Online retailer Everlane had used Messenger instead of email for sending messages for orders and shipping updates. It also used the platform to allow customers to send questions to its customer service team. While the latter is still being used, notifications will now be sent through email. Everlane was one of the two launch partners in 2015. Once the feature had been changed, Everlane emailed customers, informing them about the new change.
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When they first partnered with Facebook, CEO Michael Preysman told Recode that “over time we think this will become a way to not only build stronger relationships with customers, but to ultimately drive demand and new purchases.”
In a note to shoppers, Everlane said that it was a good couple of years but they had decided to revert to emails and that’s what they do best.
Facebook had seen more opportunity with mobile commerce within Messenger. However brands maybe finding it difficult to turn Facebook's messaging app into a commerce channel. Though they use apps such as Twitter and Messenger for queries and customer service, getting a step ahead and using them for transactions and personal information may be a challenge.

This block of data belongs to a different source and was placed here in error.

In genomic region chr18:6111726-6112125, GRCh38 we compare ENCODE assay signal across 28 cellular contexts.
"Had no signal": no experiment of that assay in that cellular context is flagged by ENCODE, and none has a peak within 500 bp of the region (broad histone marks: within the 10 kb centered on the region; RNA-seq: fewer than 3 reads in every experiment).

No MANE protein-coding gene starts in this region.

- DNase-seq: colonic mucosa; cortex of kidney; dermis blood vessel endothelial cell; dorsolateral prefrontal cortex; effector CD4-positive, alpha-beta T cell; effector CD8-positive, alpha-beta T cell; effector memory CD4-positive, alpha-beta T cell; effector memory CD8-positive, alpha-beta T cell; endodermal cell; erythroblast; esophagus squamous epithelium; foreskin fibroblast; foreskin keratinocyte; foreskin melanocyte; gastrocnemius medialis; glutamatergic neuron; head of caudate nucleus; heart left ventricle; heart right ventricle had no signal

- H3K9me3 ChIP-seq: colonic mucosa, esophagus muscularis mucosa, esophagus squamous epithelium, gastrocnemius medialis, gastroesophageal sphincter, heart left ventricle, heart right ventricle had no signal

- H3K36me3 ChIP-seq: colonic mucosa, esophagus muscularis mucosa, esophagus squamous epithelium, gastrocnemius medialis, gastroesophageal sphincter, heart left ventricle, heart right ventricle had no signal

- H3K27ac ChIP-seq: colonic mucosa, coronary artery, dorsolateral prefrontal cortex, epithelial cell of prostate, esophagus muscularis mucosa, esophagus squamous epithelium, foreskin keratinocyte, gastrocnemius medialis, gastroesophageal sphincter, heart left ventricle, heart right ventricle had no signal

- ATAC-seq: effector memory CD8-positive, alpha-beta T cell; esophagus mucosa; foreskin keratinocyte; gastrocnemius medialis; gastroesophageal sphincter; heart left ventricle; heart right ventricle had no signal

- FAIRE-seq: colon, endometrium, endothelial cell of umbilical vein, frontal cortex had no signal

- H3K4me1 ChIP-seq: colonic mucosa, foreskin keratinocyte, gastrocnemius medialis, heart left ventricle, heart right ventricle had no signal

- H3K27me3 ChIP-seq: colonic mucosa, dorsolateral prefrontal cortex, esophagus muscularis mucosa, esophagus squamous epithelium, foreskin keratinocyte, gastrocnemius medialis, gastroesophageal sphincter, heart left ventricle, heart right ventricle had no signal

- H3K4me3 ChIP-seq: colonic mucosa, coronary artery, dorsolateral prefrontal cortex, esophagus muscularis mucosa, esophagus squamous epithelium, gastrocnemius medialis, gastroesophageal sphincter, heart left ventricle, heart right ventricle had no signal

In 2014, Facebook hired former PayPal President, David Marcus, to run its Messenger service in a move to transform the platform into a commerce and payments engine. Although retailers like Tommy Hilfiger and Burberry have ventured into this area, the results have not proven to be very impressive.
One may wonder how this shift will affect business and also how it may influence similar businesses. Time and again, email has proved to be a good means of communication between businesses and customers, and the purpose seems to be served efficiently. However, mobile push notifications seem to be a strategy adopted by online retailers to increase frequency and interaction.